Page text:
infant ezcema

Infant Eczema: Causes, Prevention and Treatment

Baby eczema (also called infant eczema or atopic dermatitis) appears in about 10 to 15 percent of children. It shows up as patches of red or dry skin. The skin is almost always itchy, dry and rough.

While it may appear just about anywhere on a baby’s body, eczema most often occurs on a baby’s cheeks and at the joints of their arms and legs.

Infant eczema can be easily confused with cradle cap, another significantly less red, scaly rash of infancy. Cradle cap generally clears up by age 8 months, and usually appears on the scalp, sides of the nose, eyelids and eyebrows and behind the ears.

Part of the problem with atopic dermatitis is the lack of ceramide on the skin. Ceramides are a family of waxy fat molecules which help provide the barrier protection to the skin. If you don’t have enough of them, the skin will lose water and become very dry.

Genetics play a role in whether an infant gets eczema. If either parent has eczema, a baby is a more likely to develop it, too. Specific defects in the skin barrier or skin allowing moisture out and germs in, could also be a factor.

The good news is that most children outgrow the itchy irritation of eczema before school age. A small number of kids will have eczema into adulthood. Remissions do happen and can last for years, though the tendency to have dry skin often lingers.

Eczema Triggers

Eczema triggers differ from child to child; however there are some common eczema triggers to avoid such as:

  • Dry skin. This is often caused by low humidity, especially during winter when homes are well-heated and the air is dry. Dry skin can make a baby’s eczema itchier.
  • Skin Contact. Think scratchy wool clothes, polyester, perfumes, body soaps, and laundry soaps. These can all trigger a baby’s eczema flares.
  • Stress. Children with baby eczema may react to stress by flushing, which leads to itchy, irritated skin and eczema symptoms.
  • Heat and sweat.Both heat and sweat can make the itch of infant eczema worse.
  • Food Allergies. Although food allergy is more common in children who have eczema, they are separate conditions. Food allergy does not normally cause eczema, but having eczema may increase the chance that a food allergy develops.

Eczema Treatments

  • A good moisturizer, such as a fragrance-free cream, or ointment such as   petroleum jelly, can have a dramatic impact on eczema, particularly when applied over damp skin (such as soon after a lukewarm bath. This helps hydrate and cool the skin and may lessen itching. Speak with your doctor or allergist about using an antihistamine to help your baby’s itchiness.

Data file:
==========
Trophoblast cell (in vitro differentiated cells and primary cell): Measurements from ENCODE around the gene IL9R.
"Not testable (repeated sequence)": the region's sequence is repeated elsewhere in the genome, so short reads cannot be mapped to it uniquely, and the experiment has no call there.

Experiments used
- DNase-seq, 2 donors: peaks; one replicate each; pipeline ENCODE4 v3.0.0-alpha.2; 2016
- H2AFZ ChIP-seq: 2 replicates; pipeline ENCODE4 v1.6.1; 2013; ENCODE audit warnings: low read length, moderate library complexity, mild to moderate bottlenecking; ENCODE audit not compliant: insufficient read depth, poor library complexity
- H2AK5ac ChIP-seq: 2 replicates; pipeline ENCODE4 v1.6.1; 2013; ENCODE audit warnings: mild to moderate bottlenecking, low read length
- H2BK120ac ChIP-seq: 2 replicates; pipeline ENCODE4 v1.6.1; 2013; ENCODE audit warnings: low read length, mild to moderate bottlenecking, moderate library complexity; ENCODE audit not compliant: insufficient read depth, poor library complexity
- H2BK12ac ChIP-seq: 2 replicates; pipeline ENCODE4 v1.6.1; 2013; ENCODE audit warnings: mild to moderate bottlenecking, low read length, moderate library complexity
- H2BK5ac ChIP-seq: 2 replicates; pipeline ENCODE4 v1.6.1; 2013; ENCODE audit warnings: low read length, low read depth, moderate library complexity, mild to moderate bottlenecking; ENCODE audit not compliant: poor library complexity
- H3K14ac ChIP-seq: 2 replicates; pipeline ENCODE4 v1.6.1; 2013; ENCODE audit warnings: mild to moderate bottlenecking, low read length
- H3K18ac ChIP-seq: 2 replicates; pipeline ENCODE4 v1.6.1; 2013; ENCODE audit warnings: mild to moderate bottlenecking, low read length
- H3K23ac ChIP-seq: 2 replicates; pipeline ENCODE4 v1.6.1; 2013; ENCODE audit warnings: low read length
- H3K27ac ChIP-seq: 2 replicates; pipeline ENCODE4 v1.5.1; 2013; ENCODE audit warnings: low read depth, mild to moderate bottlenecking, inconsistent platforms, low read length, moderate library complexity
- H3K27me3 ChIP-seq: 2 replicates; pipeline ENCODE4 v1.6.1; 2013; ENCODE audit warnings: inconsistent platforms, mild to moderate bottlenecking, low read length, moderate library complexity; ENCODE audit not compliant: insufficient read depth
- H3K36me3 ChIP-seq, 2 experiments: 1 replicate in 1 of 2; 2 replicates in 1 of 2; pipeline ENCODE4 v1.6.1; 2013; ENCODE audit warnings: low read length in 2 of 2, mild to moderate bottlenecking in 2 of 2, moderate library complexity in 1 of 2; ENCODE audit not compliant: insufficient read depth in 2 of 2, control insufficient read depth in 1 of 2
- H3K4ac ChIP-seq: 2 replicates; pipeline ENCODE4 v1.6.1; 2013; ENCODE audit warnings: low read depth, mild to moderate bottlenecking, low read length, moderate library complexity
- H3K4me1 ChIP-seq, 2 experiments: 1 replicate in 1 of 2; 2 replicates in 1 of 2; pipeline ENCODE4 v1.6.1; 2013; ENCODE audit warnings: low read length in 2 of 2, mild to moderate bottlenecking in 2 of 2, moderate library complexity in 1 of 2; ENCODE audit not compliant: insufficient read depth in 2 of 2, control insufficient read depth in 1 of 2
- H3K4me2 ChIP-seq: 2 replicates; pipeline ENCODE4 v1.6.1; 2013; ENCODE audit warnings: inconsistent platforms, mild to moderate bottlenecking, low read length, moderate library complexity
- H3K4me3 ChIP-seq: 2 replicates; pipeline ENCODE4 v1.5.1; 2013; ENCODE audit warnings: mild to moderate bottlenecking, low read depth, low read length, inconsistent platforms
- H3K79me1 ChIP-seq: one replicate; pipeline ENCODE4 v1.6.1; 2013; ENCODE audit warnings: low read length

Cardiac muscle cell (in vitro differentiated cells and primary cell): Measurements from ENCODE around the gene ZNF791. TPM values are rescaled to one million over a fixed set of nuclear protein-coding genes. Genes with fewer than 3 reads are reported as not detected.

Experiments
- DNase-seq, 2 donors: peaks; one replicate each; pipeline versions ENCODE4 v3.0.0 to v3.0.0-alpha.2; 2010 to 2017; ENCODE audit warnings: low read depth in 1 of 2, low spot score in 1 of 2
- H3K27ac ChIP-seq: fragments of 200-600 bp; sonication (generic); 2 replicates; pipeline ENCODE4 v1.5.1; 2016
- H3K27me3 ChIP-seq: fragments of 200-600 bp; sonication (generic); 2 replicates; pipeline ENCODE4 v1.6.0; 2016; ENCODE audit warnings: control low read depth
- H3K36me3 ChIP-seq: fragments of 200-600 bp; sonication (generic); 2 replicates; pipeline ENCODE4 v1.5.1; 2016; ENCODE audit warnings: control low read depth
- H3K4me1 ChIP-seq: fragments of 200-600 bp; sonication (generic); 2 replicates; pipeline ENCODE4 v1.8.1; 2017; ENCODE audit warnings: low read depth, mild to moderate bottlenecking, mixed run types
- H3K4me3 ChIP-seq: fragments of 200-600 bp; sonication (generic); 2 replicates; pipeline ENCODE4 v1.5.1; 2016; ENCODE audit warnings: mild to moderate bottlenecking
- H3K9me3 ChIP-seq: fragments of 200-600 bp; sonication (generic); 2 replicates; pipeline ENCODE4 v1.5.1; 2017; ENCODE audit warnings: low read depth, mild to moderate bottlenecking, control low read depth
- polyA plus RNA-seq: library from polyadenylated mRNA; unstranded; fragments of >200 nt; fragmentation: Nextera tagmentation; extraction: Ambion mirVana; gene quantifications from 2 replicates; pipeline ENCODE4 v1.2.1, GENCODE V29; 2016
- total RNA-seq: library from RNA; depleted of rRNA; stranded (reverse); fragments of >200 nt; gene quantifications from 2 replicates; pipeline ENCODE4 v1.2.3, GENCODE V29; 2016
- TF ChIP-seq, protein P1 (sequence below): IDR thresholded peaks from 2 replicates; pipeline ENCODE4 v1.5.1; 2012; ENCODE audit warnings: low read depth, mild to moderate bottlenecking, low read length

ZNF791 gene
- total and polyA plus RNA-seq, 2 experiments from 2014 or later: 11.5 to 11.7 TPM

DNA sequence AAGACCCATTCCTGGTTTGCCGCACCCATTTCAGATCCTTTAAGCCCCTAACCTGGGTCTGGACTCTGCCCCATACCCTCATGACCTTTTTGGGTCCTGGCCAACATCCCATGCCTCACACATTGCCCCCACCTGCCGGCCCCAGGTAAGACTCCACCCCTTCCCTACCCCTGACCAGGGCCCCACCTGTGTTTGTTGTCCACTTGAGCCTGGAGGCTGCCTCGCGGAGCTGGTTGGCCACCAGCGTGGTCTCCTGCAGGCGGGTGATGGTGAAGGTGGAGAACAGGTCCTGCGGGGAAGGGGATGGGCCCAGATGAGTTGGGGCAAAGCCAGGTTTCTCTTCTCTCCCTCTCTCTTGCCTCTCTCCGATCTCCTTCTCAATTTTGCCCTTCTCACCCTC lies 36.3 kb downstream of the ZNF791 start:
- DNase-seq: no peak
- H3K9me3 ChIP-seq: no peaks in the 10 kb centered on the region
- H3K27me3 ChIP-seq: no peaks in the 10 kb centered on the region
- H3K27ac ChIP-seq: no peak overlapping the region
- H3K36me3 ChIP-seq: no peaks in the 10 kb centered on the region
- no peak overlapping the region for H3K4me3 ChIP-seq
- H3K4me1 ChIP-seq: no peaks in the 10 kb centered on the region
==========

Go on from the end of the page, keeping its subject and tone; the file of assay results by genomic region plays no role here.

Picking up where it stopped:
• Topical steroids. Over-the-counter steroids like hydrocortisone creams and ointments    can help lessen the redness and inflammation of a baby’s eczema, when used as directed.  Though these creams are safe, they can lead to thinned skin and other issues if applied for too many days to certain parts of the body.
  • Other topical treatments are available by prescription to ease inflammation. Speak with your pediatrician or pediatric allergist.

One of the keys to treating infant eczema is to prevent your baby from scratching. Scratching can make the rash worse, lead to infection, and cause the irritated skin to get thicker and more leathery.

Be sure your baby’s nails are trimmed often, and then take the edge off of them with a file if you can. Some parents also slip “scratch mittens” onto their little one’s hands. Others try long socks, tucked in under a long-sleeved shirt, so they’re harder for a baby to remove.

Other things you can do to treat your baby’s eczema at home include:

  • Bathe your baby for up to 10-15 minutes in warm water. Hot water can strip skin of its natural, protective oils.
  • Use mild, unscented body cleansers and laundry soaps. Perfumed, deodorant, and anti-bacterial soaps can be rough on a baby’s sensitive skin.
  • Use soap only where your baby may be dirty, such as the genitals, and hands and Simply rinse off the rest of your baby’s body.
  • Pat your baby’s skin dry; do not rub.
  • Apply a moisturizer while your baby’s skin is wet.
  • To minimize the irritation of clothing rubbing on the skin, dress your baby in loose clothes made of cotton. Always wash new clothes before putting them on your baby.
  • Use a mild, fragrance-free detergent to wash your baby’s clothes. Consider adding an extra rinse cycle as well.
  • Avoid putting too many blankets on your baby or overdressing your little one. This can make your baby hot and sweaty, triggering an eczema flare.
  • When possible, dress your baby in long pajamas to help prevent scratching of the skin at night.

Author Info

APNT Team

Comment ( 1 )

  • Hi there
    One of the most common skin disorders in babies and infants is eczema, which causes excessive dry skin, itching and soreness. Around 30% of the general population in Australia suffers from this skin condition, showing how common it is.

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